Branch Management Scorecard Executive Branch Management Scorecard PDF icon Executive Branch Management Scorecard More Documents & Publications Executive Branch Management Scorecard ...

  16. Field Mapping At Walker Lake Valley Area (Shoffner, Et Al., 2010...

    Open Energy Info (EERE)

    N. Hinz, A. Sabin, M. Lazaro, S. Alm (2010) Understanding Fault Characteristics And Sediment Depth For Geothermal Exploration Using 3D Gravity Inversion In Walker Valley, Nevada...

  17. InSAR At Walker-Lane Transitional Zone Region (Laney, 2005) ...

    Open Energy Info (EERE)

    Zone Region (Laney, 2005) Exploration Activity Details Location Walker-Lane Transition Zone Geothermal Region Exploration Technique InSAR Activity Date Usefulness useful...

  18. Radioiodinated branched carbohydrates

    DOE Patents [OSTI]

    Goodman, Mark M.; Knapp, Jr., Furn F.

    1989-01-01

    A radioiodinated branched carbohydrate for tissue imaging. Iodine-123 is stabilized in the compound by attaching it to a vinyl functional group that is on the carbohydrate. The compound exhibits good uptake and retention and is promising in the development of radiopharmaceuticals for brain, heart and tumor imaging.

  19. Montana Watershed Coordination Council | Open Energy Information

    Open Energy Info (EERE)

    Coordination Council Jump to: navigation, search Logo: Montana Watershed Coordination Council Name: Montana Watershed Coordination Council Place: Helena, Montana Zip: 59604-6873...

  20. Ecological effects of contaminants in McCoy Branch, 1991--1993

    SciTech Connect (OSTI)

    Ryon, M.G.

    1996-09-01

    The 1984 Hazardous and Solid Waste Amendments to the Resource Conservation and Recovery Act (RCRA) required assessment of all current and former solid waste management units. Following guidelines under RCRA and the Comprehensive Environmental Response, Compensation, and Liability Act (CERCLA), a remedial investigation (RI) was required of the Y-12 Plant for their filled coal ash pond (FCAP) and associated areas on McCoy Branch. The RI process was initiated and assessments were presented. Because the disposal of coal ash in the ash pond, McCoy Branch, and Rogers Quarry was not consistent with the Tennessee Water Quality Act, several remediation steps were implemented between 1986 and 1994 for McCoy Branch to address disposal problems. The required ecological risk assessments of McCoy Branch watershed included provisions for biological monitoring of the watershed. The objectives of the biological monitoring were to (1) document changes in biological quality of McCoy Branch after completion of a pipeline bypassing upper McCoy Branch and further, after termination of all discharges to Rogers Quarry, (2) provide guidance on the need for additional remediation, and (3) evaluate the effectiveness of implemented remedial actions. The data from the biological monitoring program may also determine whether the goals of protection of human health and the environment of McCoy Branch are being accomplished.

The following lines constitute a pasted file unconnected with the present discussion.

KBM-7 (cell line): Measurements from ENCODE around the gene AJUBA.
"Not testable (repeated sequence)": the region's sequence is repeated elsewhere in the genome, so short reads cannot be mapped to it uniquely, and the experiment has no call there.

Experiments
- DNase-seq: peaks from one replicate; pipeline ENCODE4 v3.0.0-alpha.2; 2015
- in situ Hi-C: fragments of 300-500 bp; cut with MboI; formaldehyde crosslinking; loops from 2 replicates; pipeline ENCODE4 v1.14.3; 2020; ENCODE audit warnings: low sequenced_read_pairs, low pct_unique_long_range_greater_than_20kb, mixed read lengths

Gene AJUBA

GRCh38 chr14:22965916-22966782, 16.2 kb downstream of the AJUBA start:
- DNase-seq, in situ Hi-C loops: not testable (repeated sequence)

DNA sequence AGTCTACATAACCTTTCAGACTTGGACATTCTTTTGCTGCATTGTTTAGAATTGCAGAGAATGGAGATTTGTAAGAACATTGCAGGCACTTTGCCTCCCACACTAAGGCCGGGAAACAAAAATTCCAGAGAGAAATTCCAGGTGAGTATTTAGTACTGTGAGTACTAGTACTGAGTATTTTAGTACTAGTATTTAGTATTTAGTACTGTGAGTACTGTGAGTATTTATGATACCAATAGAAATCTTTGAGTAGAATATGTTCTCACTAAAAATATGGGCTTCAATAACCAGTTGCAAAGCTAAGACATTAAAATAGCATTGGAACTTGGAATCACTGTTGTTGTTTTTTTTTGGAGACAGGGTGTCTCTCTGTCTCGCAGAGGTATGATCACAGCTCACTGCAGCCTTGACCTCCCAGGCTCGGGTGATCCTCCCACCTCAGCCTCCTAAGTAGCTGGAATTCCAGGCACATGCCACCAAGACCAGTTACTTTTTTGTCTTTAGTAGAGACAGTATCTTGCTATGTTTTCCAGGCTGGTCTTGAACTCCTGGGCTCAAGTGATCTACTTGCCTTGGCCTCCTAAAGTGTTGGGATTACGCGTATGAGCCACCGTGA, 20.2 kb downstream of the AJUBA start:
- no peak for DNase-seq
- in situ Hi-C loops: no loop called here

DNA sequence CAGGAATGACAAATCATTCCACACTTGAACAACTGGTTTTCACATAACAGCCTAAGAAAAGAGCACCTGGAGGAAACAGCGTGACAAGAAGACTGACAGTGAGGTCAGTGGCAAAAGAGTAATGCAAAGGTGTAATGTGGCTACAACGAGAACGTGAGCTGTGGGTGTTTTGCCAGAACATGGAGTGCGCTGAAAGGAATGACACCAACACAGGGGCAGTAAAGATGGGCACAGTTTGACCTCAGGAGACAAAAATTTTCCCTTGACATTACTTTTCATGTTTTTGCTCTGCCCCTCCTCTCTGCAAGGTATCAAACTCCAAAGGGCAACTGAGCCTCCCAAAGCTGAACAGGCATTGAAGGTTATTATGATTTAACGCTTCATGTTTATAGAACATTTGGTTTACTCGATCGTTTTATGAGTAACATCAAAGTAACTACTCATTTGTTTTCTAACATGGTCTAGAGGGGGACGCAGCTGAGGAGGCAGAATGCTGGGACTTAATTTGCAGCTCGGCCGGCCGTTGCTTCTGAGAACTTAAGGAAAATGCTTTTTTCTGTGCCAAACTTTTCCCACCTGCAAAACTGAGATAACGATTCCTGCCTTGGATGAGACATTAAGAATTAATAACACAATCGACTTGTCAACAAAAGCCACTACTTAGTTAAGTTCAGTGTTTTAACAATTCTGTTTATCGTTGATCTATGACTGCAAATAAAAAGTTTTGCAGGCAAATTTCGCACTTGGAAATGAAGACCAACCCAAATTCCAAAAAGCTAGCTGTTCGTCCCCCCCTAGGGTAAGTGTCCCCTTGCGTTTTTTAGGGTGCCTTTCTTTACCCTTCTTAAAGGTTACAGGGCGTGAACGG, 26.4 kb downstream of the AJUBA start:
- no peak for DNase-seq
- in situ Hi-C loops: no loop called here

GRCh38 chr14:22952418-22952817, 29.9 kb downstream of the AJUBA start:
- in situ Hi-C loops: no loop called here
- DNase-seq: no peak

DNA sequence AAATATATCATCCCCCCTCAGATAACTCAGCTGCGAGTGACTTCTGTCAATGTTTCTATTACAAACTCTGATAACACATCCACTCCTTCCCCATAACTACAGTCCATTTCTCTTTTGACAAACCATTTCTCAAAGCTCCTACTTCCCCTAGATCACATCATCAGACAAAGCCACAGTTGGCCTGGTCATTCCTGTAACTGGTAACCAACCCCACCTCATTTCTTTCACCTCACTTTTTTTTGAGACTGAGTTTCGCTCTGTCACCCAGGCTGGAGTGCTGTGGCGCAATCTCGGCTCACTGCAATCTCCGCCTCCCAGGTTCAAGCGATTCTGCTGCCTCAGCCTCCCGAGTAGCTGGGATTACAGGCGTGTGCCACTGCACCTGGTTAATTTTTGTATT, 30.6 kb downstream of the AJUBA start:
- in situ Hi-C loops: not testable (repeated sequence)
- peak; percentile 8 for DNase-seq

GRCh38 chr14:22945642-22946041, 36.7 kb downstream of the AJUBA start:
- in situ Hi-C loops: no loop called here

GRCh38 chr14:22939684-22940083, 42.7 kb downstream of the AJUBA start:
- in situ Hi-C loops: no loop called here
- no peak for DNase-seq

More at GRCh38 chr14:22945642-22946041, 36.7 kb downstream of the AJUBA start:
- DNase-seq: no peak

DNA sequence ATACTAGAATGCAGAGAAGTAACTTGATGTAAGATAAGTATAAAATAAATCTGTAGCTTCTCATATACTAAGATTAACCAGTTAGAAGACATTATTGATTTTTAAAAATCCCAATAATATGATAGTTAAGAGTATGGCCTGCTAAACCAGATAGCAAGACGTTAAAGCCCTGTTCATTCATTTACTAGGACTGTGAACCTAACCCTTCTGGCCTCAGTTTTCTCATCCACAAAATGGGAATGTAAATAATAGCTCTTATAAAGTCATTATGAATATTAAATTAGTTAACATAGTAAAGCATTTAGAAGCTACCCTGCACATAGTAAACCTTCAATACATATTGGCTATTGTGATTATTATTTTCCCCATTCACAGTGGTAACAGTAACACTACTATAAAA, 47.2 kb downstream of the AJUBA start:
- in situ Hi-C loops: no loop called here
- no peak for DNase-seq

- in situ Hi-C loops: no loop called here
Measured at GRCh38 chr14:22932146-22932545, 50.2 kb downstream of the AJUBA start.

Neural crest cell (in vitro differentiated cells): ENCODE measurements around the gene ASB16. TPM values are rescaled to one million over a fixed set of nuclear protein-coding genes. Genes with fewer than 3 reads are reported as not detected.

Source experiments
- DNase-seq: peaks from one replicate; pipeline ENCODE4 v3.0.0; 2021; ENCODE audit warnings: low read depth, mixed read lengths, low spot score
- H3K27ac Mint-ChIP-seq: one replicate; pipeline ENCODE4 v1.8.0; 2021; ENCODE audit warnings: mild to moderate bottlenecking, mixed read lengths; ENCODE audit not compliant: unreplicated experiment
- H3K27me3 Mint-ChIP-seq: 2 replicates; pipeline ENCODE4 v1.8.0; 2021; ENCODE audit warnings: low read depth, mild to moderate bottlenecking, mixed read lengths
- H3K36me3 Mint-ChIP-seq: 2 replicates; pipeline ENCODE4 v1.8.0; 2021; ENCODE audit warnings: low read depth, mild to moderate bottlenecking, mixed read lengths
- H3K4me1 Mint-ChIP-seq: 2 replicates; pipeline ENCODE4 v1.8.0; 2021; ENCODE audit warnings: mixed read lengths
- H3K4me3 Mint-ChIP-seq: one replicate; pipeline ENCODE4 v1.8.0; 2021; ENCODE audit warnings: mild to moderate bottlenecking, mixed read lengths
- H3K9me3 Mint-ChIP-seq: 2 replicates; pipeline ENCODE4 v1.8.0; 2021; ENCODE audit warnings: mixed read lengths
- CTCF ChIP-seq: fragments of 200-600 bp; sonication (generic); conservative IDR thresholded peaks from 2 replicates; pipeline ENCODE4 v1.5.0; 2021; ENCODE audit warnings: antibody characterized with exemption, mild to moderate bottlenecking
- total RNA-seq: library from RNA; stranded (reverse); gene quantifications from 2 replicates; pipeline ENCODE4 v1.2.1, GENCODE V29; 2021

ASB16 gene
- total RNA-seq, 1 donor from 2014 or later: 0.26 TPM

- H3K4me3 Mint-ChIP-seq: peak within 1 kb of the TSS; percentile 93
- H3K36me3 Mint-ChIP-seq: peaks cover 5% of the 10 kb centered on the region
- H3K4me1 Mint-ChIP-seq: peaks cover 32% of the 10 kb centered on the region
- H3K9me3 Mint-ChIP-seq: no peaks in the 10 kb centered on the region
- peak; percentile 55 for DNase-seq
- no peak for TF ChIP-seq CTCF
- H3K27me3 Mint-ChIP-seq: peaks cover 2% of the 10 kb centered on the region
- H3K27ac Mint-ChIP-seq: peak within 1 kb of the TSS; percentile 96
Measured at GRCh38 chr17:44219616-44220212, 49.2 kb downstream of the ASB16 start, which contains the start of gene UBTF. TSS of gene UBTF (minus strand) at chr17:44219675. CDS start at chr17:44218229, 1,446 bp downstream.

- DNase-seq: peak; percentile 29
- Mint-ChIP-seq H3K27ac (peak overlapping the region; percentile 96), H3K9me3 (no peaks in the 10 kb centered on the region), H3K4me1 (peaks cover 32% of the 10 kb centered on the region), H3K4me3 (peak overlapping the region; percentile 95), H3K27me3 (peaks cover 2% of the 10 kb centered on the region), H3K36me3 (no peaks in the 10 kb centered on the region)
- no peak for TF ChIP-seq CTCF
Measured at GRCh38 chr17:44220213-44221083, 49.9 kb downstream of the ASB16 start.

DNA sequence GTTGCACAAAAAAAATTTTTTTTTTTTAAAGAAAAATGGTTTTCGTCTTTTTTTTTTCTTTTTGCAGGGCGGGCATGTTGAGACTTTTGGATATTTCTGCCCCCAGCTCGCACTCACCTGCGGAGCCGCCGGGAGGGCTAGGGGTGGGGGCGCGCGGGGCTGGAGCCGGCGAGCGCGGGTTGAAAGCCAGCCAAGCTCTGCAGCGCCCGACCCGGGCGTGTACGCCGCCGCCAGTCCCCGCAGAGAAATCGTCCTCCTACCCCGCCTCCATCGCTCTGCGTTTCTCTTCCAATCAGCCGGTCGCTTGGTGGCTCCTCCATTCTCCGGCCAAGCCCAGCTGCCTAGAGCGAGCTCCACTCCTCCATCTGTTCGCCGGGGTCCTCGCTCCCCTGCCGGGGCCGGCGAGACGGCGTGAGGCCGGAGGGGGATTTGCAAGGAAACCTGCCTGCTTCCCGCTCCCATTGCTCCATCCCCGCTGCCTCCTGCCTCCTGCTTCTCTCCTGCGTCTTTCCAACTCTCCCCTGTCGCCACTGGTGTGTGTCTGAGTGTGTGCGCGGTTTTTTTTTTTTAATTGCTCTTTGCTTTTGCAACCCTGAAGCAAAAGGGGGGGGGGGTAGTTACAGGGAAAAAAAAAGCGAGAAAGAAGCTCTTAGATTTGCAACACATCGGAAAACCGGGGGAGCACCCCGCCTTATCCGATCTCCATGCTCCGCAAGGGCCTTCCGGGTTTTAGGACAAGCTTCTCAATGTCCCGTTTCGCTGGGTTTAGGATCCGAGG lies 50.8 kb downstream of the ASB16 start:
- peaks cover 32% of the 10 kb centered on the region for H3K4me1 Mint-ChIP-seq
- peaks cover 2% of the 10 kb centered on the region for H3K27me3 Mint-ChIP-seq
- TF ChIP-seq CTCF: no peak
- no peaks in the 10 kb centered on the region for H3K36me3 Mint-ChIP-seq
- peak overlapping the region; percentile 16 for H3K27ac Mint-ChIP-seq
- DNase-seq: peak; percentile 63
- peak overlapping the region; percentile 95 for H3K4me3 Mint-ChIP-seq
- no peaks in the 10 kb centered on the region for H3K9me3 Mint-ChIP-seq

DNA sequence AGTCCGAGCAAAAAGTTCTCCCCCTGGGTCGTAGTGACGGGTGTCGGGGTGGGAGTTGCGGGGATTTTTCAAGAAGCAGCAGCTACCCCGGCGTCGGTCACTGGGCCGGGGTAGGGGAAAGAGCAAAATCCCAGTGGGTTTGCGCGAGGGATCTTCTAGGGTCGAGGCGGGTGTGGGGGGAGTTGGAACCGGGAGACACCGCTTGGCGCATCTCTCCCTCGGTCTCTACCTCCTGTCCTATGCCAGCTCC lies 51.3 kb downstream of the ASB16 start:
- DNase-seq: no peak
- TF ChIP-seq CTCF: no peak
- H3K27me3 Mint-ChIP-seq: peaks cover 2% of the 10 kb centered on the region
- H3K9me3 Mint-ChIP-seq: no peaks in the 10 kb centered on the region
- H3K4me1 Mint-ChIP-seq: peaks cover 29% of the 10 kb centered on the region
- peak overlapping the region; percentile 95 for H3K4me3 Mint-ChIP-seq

1. Long Branch Capital | Open Energy Information

    Open Energy Info (EERE)

    Branch Capital Jump to: navigation, search Name: Long Branch Capital Place: Austin, Texas Zip: 78744 Sector: Efficiency, Renewable Energy Product: Long Branch Capital makes...

  2. Asotin Creek Model Watershed Plan

    SciTech Connect (OSTI)

    Browne, D.; Holzmiller, J.; Koch, F.; Polumsky, S.; Schlee, D.; Thiessen, G.; Johnson, C.

    1995-04-01

    The Asotin Creek Model Watershed Plan is the first to be developed in Washington State which is specifically concerned with habitat protection and restoration for salmon and trout. The plan is consistent with the habitat element of the ``Strategy for Salmon``. Asotin Creek is similar in many ways to other salmon-bearing streams in the Snake River system. Its watershed has been significantly impacted by human activities and catastrophic natural events, such as floods and droughts. It supports only remnant salmon and trout populations compared to earlier years. It will require protection and restoration of its fish habitat and riparian corridor in order to increase its salmonid productivity. The watershed coordinator for the Asotin County Conservation District led a locally based process that combined local concerns and knowledge with technology from several agencies to produce the Asotin Creek Model Watershed Plan.

  3. Grays River Watershed Geomorphic Analysis

    SciTech Connect (OSTI)

    Geist, David R.

    2005-04-30

    This investigation, completed for the Pacific Northwest National Laboratory (PNNL), is part of the Grays River Watershed and Biological Assessment commissioned by Bonneville Power Administration under project number 2003-013-00 to assess impacts on salmon habitat in the upper Grays River watershed and present recommendations for habitat improvement. This report presents the findings of the geomorphic assessment and is intended to support the overall PNNL project by evaluating the following: 􀂃 The effects of historical and current land use practices on erosion and sedimentation within the channel network 􀂃 The ways in which these effects have influenced the sediment budget of the upper watershed 􀂃 The resulting responses in the main stem Grays River upstream of State Highway 4 􀂃 The past and future implications for salmon habi